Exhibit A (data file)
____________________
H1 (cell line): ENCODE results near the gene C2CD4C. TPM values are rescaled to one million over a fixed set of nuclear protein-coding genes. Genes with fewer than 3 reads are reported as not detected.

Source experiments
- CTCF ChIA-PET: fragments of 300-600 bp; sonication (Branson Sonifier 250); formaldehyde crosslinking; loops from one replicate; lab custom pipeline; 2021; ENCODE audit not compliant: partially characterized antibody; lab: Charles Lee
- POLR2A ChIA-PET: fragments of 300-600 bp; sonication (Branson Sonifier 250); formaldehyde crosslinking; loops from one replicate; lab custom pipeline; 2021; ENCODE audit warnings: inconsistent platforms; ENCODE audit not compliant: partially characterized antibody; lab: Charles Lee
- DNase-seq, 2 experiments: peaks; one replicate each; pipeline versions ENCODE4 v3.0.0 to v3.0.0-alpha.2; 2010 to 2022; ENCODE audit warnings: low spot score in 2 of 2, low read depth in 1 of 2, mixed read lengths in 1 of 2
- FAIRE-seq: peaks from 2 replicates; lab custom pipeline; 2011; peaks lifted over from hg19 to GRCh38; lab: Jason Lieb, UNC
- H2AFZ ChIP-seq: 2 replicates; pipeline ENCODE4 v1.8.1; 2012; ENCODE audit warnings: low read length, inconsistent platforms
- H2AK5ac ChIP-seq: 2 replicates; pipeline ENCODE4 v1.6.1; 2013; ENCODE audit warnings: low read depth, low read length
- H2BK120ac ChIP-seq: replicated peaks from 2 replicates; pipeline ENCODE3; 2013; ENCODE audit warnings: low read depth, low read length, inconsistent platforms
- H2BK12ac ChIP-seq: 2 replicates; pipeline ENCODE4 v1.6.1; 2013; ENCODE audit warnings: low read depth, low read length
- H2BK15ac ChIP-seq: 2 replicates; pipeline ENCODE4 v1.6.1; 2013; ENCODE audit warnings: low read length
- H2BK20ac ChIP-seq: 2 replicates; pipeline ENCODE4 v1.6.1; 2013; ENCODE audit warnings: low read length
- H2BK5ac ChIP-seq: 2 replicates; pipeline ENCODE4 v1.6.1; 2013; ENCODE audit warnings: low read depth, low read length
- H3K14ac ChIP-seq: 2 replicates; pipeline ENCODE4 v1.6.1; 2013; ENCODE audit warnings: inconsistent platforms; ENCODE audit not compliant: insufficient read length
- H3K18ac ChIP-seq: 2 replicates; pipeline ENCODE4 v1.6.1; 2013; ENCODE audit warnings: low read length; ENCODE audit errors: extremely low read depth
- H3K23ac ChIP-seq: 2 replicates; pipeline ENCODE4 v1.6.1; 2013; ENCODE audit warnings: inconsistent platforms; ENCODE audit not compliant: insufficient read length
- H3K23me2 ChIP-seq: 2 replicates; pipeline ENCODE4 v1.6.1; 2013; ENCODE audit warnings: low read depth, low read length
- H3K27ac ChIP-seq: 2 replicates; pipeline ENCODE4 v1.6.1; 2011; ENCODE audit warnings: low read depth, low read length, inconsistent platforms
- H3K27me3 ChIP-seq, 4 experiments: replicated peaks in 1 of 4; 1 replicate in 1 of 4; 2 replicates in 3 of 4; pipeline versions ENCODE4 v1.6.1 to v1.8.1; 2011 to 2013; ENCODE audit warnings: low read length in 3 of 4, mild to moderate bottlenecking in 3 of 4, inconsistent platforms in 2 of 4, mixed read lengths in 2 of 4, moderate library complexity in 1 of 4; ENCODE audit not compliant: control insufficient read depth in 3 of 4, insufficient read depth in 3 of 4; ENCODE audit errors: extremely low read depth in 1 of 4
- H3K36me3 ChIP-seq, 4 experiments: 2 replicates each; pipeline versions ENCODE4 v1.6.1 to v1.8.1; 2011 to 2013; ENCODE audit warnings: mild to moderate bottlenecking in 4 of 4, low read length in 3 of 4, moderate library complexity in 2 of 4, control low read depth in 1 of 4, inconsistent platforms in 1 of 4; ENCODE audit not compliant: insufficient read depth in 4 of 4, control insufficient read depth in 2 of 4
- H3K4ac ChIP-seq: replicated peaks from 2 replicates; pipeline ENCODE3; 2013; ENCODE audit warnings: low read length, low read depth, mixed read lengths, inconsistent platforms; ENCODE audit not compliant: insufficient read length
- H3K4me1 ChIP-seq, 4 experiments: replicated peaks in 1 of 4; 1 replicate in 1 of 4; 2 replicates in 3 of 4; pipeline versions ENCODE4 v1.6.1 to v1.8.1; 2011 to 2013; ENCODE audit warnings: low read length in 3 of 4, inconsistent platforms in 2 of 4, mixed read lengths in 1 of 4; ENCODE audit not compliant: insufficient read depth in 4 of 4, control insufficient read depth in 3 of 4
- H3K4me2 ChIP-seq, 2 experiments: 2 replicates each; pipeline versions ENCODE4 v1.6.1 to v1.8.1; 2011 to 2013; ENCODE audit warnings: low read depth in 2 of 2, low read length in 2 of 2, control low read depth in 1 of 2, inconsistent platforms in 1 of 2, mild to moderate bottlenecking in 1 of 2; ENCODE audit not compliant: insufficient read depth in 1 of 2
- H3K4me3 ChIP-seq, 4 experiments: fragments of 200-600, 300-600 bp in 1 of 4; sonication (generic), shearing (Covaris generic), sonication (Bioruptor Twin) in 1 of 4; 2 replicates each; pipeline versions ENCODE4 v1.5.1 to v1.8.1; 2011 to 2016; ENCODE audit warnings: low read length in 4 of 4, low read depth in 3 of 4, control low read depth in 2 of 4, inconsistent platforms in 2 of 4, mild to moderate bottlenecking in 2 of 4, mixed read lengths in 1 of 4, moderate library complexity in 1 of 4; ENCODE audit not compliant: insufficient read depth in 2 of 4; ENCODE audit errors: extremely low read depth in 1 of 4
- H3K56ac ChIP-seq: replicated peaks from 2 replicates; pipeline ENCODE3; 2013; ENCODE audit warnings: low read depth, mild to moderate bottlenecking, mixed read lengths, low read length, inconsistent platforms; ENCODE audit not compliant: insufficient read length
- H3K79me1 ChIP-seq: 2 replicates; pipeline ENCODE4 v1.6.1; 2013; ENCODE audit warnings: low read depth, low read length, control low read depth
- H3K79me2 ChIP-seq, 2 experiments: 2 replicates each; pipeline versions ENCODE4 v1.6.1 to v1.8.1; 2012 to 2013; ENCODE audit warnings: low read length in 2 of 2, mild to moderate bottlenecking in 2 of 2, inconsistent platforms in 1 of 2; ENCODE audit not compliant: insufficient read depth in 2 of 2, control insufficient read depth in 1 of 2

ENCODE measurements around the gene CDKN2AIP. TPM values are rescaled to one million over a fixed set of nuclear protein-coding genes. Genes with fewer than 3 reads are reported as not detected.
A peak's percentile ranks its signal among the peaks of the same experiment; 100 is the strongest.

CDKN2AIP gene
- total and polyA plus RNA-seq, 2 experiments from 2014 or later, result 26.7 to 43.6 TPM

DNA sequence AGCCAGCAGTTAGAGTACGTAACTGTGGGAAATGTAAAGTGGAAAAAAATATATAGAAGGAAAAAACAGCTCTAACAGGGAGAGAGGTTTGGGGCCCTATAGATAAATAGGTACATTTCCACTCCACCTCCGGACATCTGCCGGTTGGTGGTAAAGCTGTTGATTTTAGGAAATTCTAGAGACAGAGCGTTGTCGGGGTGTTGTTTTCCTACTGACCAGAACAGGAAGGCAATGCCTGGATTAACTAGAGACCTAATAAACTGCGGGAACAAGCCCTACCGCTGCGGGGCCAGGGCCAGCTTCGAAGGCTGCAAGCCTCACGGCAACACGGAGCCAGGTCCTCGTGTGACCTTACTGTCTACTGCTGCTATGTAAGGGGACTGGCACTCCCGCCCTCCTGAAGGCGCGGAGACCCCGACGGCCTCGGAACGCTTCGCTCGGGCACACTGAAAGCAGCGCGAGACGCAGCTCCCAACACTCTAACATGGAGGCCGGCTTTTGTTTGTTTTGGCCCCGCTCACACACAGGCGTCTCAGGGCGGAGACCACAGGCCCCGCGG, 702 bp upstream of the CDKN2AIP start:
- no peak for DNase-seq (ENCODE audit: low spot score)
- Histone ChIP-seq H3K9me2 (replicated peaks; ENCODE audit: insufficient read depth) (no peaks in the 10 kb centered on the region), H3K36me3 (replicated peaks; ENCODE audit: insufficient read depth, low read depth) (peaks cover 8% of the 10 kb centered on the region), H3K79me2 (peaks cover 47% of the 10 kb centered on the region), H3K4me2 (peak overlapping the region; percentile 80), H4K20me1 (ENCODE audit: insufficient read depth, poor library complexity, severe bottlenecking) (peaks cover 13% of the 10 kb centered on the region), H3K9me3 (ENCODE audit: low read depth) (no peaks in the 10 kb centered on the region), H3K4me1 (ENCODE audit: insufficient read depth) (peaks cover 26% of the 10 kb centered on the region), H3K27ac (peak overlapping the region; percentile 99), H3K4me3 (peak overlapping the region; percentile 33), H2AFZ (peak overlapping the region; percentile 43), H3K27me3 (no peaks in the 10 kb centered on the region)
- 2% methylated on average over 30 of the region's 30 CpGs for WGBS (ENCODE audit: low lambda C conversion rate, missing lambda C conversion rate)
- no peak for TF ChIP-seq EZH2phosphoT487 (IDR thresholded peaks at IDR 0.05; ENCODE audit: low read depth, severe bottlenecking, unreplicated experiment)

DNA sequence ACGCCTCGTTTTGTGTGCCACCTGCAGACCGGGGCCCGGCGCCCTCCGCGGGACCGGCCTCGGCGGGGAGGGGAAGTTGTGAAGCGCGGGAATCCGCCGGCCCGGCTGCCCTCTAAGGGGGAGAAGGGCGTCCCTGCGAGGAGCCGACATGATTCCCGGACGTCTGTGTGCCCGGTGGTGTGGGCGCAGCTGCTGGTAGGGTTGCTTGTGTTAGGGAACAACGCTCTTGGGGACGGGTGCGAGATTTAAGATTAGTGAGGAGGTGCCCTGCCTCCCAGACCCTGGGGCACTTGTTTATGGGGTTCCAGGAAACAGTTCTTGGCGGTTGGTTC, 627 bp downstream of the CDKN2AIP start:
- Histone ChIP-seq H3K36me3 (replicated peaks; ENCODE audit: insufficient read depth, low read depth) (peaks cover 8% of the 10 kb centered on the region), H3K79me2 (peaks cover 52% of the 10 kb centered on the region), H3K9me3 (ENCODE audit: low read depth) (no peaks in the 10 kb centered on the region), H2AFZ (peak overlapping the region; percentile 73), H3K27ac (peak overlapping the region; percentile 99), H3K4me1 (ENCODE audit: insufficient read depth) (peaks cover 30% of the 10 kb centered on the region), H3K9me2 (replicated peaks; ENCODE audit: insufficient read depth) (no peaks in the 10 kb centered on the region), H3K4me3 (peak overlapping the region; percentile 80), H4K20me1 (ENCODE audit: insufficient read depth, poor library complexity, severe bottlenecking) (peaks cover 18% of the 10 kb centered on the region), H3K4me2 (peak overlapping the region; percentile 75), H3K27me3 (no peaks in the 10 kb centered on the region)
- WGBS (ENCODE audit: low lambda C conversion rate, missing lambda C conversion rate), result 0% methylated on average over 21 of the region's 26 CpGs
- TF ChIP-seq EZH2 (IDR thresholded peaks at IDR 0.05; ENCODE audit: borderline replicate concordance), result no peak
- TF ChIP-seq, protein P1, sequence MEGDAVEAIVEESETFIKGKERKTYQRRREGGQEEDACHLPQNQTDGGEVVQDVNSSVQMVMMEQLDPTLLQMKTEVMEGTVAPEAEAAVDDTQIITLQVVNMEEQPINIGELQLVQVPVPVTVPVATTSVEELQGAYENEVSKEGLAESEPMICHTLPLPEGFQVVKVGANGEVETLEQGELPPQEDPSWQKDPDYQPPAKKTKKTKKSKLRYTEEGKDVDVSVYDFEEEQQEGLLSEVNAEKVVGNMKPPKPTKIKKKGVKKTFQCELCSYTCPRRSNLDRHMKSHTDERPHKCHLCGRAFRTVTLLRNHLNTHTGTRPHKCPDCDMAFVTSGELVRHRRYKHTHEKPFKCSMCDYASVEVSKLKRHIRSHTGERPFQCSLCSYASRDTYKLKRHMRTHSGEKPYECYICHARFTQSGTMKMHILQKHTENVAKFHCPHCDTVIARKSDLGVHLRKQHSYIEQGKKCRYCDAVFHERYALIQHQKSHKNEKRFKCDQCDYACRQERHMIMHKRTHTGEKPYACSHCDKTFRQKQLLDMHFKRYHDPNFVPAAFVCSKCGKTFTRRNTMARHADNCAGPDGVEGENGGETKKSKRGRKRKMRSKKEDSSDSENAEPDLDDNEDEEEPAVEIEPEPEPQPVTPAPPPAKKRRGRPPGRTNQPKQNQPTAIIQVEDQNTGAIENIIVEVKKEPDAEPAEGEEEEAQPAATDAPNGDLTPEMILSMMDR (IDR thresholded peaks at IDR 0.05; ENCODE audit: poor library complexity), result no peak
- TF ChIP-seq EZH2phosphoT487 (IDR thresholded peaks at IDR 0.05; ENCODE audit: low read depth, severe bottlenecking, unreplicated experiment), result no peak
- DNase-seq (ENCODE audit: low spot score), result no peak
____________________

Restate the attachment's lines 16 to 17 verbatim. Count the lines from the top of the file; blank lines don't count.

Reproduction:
- H3K23ac ChIP-seq: 2 replicates; pipeline ENCODE4 v1.6.1; 2013; ENCODE audit warnings: inconsistent platforms; ENCODE audit not compliant: insufficient read length
- H3K23me2 ChIP-seq: 2 replicates; pipeline ENCODE4 v1.6.1; 2013; ENCODE audit warnings: low read depth, low read length